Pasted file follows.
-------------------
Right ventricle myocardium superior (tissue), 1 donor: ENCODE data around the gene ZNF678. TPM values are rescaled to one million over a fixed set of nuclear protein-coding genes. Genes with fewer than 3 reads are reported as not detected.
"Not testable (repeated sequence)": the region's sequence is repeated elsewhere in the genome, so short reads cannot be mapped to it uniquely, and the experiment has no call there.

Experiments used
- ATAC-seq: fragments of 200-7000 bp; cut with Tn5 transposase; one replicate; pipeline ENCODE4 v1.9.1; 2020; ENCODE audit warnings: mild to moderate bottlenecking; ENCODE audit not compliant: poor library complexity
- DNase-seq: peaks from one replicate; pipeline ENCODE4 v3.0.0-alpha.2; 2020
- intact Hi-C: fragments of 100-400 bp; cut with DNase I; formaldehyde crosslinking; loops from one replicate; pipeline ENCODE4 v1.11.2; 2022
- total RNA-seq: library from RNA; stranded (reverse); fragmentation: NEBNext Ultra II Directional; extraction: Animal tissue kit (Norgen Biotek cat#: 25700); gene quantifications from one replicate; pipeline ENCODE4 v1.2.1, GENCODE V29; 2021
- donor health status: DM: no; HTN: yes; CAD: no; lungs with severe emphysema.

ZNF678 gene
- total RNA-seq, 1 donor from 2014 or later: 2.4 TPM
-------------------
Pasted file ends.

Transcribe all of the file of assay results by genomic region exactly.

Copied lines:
Right ventricle myocardium superior (tissue), 1 donor: ENCODE data around the gene ZNF678. TPM values are rescaled to one million over a fixed set of nuclear protein-coding genes. Genes with fewer than 3 reads are reported as not detected.
"Not testable (repeated sequence)": the region's sequence is repeated elsewhere in the genome, so short reads cannot be mapped to it uniquely, and the experiment has no call there.

Experiments used
- ATAC-seq: fragments of 200-7000 bp; cut with Tn5 transposase; one replicate; pipeline ENCODE4 v1.9.1; 2020; ENCODE audit warnings: mild to moderate bottlenecking; ENCODE audit not compliant: poor library complexity
- DNase-seq: peaks from one replicate; pipeline ENCODE4 v3.0.0-alpha.2; 2020
- intact Hi-C: fragments of 100-400 bp; cut with DNase I; formaldehyde crosslinking; loops from one replicate; pipeline ENCODE4 v1.11.2; 2022
- total RNA-seq: library from RNA; stranded (reverse); fragmentation: NEBNext Ultra II Directional; extraction: Animal tissue kit (Norgen Biotek cat#: 25700); gene quantifications from one replicate; pipeline ENCODE4 v1.2.1, GENCODE V29; 2021
- donor health status: DM: no; HTN: yes; CAD: no; lungs with severe emphysema.

ZNF678 gene
- total RNA-seq, 1 donor from 2014 or later: 2.4 TPM